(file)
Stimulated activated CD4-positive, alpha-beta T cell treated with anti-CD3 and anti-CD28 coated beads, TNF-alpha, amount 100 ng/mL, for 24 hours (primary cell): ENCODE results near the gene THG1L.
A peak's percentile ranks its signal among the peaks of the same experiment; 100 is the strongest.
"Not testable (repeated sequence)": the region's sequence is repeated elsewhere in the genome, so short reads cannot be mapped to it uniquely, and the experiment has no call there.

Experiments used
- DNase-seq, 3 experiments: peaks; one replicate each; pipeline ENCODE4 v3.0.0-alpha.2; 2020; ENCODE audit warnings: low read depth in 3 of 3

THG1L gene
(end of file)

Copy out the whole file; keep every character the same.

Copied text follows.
Stimulated activated CD4-positive, alpha-beta T cell treated with anti-CD3 and anti-CD28 coated beads, TNF-alpha, amount 100 ng/mL, for 24 hours (primary cell): ENCODE results near the gene THG1L.
A peak's percentile ranks its signal among the peaks of the same experiment; 100 is the strongest.
"Not testable (repeated sequence)": the region's sequence is repeated elsewhere in the genome, so short reads cannot be mapped to it uniquely, and the experiment has no call there.

Experiments used
- DNase-seq, 3 experiments: peaks; one replicate each; pipeline ENCODE4 v3.0.0-alpha.2; 2020; ENCODE audit warnings: low read depth in 3 of 3

THG1L gene